For Tinsel Munroe, hosting a late night radio show in Melbourne isn’t just a stepping stone toward a more successful career but something of a labour of love. Cult watching horror movies was a formative experience for her, and one she hasn’t outgrown. She enjoys teasing her loyal audience with obscure soundtracks and encourages fan interaction. One night she’s doing exactly that with a caller on the line when things take a turn for the worse and the fan, it seems, is murdered live on air. Tinsel assumes it to be a Halloween prank but after her shift the police are waiting to interview her.
Other than the phone call to the show, it doesn’t take the police long to discover a second link between Tinsel and the victim, Mera Brant. She had attended a film party hosted by Tinsel earlier that same evening. Shortly afterwards, a sinister game of cat and mouse between Tinsel and a masked stranger raises the stakes even higher. Her horror movie fetish seems to be manifesting in real life.
However, the stress seems to energise Tinsel and she ends her toxic relationship with Zack, kicks him out of her flat, and begins her own investigation into Mera’s murder. On board with Tinsel her sister, Pandora, a true-crime podcaster with some interesting theories of her own.
The Graveyard Shift moves along in an enjoyable if slightly predictable fashion. Tinsel is fun to spend time with, sassy and smart, and the novel is very much her story. The jolt has given her agency. Dumping Zack and starting a more healthy relationship with one of the detectives, continuing with her show, even growing the ratings, taking on her own investigation – all these things happen but meanwhile the threat to her becomes more intense.
The murders that take place bring drama and there is a quick pace to The Graveyard Shift. Author Maria Lewis also has something to say about the micro aggressions that a young Black woman has to face in her day to day life.
Slashers are making something of a comeback in crime fiction, after the heady days of The Silence of The Lambs. Perhaps they never really went away, but they seem to be common antagonists in thrillers at the moment. Stephen Graham Jones, a favourite of ours, has led the charge with his Indian Lake Trilogy. Here they aren’t just crucial to the plot, but are employed to deconstruct the slasher movie subgenre. Lewis isn’t so ambitious, but does have fun acknowledging their origins in film. The deaths are all inventive and all occur in settings that relate to the movies. For example, the first victim had attended a film convention hosted by Tinsel, a film archive, a premiere, etc.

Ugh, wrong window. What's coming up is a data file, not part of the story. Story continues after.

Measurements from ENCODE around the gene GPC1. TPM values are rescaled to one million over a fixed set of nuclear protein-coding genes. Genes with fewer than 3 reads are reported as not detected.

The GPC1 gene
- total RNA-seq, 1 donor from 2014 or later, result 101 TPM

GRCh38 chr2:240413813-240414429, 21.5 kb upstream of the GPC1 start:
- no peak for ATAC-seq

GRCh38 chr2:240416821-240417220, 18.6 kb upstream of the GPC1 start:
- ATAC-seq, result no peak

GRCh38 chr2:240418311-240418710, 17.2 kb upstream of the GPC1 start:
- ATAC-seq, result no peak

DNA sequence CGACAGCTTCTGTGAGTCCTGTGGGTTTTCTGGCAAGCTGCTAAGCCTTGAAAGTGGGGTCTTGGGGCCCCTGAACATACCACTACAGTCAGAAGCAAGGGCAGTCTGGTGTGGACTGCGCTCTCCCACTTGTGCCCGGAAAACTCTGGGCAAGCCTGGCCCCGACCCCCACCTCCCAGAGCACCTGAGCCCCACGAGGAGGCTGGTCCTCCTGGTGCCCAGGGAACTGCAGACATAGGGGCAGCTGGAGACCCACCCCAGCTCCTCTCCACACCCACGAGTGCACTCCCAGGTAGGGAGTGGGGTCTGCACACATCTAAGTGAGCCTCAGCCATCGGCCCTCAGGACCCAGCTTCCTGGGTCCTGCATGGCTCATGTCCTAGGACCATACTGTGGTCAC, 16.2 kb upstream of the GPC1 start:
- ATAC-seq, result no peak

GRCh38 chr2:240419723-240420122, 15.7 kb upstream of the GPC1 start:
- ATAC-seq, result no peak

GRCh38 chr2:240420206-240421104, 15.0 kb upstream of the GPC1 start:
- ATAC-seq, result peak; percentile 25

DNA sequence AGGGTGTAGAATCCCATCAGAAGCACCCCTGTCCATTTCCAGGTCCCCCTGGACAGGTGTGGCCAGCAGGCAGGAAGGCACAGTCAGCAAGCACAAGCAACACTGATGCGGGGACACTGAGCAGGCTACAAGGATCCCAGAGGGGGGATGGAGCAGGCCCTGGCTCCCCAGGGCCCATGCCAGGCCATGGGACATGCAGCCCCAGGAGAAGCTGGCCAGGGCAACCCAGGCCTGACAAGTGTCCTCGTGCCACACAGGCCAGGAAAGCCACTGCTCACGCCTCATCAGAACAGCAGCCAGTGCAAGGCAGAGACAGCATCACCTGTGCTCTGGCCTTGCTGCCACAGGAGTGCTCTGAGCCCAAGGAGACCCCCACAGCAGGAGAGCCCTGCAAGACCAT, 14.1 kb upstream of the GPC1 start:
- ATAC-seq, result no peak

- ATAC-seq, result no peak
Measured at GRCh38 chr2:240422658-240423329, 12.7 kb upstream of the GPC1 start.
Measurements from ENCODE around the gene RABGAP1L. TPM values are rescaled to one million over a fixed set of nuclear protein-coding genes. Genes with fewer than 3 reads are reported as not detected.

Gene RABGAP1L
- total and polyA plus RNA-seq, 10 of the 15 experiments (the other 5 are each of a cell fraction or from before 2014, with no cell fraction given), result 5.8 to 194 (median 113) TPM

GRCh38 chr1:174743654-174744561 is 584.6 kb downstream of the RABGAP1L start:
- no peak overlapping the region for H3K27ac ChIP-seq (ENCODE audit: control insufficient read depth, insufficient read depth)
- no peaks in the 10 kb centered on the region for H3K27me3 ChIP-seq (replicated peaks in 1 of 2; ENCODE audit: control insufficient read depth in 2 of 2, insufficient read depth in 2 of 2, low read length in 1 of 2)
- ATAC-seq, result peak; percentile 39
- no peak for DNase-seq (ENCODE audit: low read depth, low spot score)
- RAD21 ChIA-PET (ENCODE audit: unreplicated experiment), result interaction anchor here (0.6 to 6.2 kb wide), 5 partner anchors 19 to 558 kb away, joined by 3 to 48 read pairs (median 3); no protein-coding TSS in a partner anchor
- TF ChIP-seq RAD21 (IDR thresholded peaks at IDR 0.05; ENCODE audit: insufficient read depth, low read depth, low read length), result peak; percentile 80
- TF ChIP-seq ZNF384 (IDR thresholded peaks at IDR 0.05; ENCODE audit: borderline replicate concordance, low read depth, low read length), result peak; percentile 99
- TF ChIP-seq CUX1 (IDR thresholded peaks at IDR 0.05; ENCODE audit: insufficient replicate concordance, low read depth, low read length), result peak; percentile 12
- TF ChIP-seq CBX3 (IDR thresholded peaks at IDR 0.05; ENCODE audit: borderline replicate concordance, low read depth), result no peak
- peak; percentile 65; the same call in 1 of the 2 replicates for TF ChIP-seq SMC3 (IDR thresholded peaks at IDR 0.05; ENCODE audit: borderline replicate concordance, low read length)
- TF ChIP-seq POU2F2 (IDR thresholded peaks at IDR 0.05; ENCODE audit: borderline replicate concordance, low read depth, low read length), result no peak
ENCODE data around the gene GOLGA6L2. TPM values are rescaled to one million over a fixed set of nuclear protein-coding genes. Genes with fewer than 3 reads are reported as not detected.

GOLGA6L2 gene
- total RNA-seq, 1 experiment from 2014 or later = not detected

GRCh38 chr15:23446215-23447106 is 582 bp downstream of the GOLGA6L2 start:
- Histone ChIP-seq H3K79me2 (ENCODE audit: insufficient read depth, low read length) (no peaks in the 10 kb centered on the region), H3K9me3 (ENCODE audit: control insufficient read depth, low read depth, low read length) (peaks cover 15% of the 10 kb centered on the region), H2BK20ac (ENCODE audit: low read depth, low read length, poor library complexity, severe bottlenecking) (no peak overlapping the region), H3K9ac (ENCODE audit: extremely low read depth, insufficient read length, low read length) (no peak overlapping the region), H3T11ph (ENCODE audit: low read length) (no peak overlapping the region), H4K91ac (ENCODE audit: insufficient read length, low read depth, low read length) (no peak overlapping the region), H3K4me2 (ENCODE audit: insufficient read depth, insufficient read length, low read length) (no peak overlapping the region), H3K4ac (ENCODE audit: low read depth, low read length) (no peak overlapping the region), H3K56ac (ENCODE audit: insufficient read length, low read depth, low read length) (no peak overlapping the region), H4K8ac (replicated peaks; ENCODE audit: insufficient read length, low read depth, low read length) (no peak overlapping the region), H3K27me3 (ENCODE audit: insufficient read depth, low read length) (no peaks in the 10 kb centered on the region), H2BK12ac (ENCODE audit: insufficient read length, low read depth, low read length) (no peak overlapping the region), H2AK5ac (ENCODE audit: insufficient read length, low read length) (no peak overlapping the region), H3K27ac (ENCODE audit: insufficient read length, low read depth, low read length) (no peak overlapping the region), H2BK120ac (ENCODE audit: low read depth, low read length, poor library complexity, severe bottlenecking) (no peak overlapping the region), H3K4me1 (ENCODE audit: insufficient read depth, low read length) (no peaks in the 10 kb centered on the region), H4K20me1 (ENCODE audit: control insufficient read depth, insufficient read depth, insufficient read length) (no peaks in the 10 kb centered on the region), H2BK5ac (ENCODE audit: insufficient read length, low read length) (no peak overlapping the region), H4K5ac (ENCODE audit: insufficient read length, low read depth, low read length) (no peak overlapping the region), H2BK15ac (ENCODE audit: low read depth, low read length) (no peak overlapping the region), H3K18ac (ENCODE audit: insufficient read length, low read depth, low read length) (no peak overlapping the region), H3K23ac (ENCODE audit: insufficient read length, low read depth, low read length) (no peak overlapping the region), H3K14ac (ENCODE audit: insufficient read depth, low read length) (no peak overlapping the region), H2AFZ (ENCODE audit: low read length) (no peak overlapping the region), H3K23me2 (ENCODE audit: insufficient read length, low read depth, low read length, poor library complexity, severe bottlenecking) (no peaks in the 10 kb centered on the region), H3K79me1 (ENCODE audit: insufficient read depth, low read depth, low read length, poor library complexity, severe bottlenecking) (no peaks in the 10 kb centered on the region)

Apart from a few local geographical mentions, you won’t get much sense of the city of Melbourne. I felt the novel could have been set in any large metropolitan area. Tinsel excepted, the other characters populating the novel are only very lightly drawn with only one or two facets to them. Pandora might be described as kooky, and her detective lover as considerate and loyal; a fellow radio presenter is sexist and mildly predatory.
I enjoyed The Graveyard Shift. The cult movie aspect appeals to me, and the story is entertaining, but I didn’t feel there was enough substance to make me likely to pick it up again for a re-read. However, if you are interested in a quick feel-good read with a plucky protagonist then you won’t go far wrong.
CFL Rating: 3 Stars